4. How many institutions are actually going to put OLE into production status? (Remember, we’re talking an “enterprise” level application here, so institutions have to be willing to bet the future of their organizations on the final result). There are many open source projects in libraries today. Some run in test/development modes for years with no clear date identified as to when it will be a “production” product. While it is equally true there are many OSS products that are in production status, without knowing when a product will be "done" and for how long money must be poured into the development, developing a business case that shows a useful time frame for a return on investment is extremely difficult.
  5. How much money are those institutions going to have to put behind that adoption in order to make it an enterprise, production ready, level product? While these will be projections at best, it is important to factor the answers to these questions into the business model, normally at several different levels of adoption, for the institutions considering the solution to have a comprehensive understanding of how costs might change depending on what happens.
  6. How will that product sustain itself for some defined amount of time (usually 5-10 years)? The current draft Final Report begins to outline the plan for achieving this, but again, a range of numbers need to be applied for a realistic assessment to be performed (i.e if only 50 adopt it’ll cost “x”, if 1000 adopt it’ll cost “y”).
  7. What are the risks? Risk identification is an important part of making any investment. Some of the risks that surround OLE include:
  • Given the scope of what is being proposed and the competitive environment in which the product will exist, can this product develop a large enough following of developers to sustain it in each market segment in which it aspires to compete? The reality is that the library market is one of relatively finite size and given the current economic conditions, the number of institutions that can afford to sustain a staff of developers is shrinking. Given all the other OSS efforts underway, is there a large enough community that will be willing to devote time, energy and resources to this product?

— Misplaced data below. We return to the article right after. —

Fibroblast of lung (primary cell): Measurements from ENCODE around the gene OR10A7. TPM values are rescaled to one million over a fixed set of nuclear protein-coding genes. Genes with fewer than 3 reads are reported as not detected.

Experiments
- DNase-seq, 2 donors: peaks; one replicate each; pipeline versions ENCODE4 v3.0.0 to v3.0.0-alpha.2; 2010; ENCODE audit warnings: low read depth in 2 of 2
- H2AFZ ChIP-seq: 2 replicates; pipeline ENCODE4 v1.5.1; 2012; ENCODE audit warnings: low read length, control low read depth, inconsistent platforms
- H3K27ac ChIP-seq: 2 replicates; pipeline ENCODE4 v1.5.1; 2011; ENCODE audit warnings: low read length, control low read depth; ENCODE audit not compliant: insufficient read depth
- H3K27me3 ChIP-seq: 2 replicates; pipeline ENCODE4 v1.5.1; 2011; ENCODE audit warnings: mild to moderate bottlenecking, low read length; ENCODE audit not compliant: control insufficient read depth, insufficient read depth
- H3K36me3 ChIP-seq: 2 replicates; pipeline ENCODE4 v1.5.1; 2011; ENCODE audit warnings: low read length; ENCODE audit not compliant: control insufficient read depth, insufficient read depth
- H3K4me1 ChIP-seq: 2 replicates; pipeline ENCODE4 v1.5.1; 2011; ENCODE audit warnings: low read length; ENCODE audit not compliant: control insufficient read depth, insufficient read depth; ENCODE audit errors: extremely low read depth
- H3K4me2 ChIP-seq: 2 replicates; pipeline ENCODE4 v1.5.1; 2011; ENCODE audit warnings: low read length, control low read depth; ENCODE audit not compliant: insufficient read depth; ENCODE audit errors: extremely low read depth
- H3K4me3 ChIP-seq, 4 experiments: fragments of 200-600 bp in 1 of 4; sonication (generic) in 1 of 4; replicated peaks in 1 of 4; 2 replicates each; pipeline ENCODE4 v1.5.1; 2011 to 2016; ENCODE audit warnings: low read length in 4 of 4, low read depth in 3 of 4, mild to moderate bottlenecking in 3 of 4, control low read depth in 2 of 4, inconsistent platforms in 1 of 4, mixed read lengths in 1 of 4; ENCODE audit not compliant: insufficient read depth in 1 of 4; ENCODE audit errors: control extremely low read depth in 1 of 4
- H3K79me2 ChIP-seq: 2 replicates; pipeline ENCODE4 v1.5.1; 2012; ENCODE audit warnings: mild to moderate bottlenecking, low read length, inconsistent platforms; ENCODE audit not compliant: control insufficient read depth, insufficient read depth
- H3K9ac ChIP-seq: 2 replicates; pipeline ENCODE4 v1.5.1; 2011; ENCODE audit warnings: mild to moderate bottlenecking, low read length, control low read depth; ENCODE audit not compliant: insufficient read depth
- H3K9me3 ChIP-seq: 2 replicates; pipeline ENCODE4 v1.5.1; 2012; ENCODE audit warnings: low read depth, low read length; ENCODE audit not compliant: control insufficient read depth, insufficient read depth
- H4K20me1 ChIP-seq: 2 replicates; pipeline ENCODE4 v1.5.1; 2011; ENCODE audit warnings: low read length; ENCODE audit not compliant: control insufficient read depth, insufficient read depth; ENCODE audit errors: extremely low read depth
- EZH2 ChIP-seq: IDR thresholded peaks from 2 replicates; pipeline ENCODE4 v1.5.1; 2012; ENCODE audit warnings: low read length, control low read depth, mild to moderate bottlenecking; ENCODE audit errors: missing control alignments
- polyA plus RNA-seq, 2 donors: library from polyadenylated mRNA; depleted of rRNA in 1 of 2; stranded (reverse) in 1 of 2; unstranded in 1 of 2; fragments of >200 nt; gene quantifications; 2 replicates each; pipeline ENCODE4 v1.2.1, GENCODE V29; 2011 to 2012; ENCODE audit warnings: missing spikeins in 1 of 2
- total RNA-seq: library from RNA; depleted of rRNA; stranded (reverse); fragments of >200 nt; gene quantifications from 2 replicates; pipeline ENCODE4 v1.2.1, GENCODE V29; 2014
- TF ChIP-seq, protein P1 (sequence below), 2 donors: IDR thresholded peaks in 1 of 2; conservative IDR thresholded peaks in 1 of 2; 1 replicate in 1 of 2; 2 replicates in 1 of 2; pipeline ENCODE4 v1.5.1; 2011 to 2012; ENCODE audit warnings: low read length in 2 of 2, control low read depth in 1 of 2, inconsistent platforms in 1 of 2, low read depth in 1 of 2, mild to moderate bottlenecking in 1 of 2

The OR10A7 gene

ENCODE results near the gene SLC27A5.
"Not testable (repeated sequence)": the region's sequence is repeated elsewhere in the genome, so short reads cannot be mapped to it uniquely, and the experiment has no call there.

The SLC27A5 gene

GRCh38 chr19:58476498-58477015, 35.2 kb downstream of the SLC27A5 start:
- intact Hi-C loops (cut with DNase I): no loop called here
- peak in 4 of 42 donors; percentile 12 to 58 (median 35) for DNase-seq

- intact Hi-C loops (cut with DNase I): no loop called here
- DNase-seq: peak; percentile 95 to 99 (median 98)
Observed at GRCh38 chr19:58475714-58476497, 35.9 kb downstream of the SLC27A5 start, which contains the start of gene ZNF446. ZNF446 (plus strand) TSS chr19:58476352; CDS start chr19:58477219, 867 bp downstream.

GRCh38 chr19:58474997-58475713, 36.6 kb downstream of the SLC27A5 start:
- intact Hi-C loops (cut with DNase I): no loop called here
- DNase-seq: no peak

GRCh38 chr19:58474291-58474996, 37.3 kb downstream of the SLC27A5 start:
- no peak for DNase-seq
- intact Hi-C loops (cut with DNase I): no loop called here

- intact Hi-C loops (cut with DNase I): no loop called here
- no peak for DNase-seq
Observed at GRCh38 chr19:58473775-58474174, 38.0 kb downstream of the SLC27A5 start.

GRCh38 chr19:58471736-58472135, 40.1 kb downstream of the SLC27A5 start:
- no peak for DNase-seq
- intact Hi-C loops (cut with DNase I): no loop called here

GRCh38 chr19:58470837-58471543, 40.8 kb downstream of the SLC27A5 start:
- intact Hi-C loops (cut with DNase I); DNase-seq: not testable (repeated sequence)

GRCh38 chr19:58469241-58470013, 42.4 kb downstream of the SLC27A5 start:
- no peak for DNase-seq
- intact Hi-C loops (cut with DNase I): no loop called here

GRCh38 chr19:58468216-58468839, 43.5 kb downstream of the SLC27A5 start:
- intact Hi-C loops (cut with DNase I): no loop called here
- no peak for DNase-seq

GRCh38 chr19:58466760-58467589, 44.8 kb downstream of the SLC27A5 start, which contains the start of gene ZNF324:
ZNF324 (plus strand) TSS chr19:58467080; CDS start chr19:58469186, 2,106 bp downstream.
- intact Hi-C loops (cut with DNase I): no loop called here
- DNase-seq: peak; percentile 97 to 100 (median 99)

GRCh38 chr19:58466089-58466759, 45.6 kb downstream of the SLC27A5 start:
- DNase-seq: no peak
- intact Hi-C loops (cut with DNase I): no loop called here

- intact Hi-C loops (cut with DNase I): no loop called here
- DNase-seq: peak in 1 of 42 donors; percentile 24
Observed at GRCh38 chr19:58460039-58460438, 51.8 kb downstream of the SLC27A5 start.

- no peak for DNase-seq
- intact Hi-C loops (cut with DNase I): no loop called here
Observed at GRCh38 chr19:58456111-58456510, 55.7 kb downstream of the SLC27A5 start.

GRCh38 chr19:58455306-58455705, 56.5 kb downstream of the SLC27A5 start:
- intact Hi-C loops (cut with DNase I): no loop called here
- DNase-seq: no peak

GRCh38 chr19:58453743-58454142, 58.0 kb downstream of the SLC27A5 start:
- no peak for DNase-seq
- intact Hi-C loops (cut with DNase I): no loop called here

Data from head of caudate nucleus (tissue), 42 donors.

• The investment represented both by those institutions that will be build partners and those that will end up tailoring the product to meet their needs is very large. A lot of the money to be applied here might come from the Mellon Foundation, a terrific organization that has done more for libraries than can be measured. Yet, someone needs to ask: Is this the best use of that money? Especially when there are clearly competitive products emerging, many of which come from organizations with proven track records in developing this kind of technology. What is the probability of success for this startup effort? What if it fails?
  • The real point here is that risks need to be identified, measured and factored into the investment analysis.
Once gathered, all these answers will need to be loaded into some complex business modeling spreadsheets in order to make projections about what the actual cost will be, per institution, to create and sustain the development of OLE. Given the current economic crisis in both education and libraries, these costs will need to be carefully documented, scrutinized, and compared to other offerings in order to make informed, fiscally sound decisions.

This is tedious stuff. The answers to these questions will probably not be given by the same people who wrote the draft Final Report document. However, these answers will most probably determine the overall direction and success of Project OLE, either as a guiding, influencing, or development force in library automation.

The final question I think anyone responsible for making an investment decision in terms of building OLE should ask themselves is this: If I were investing my own money in a company that said they were going to build OLE, would I do it? If not, I think you know what you should do when it comes to your organization’s money and OLE.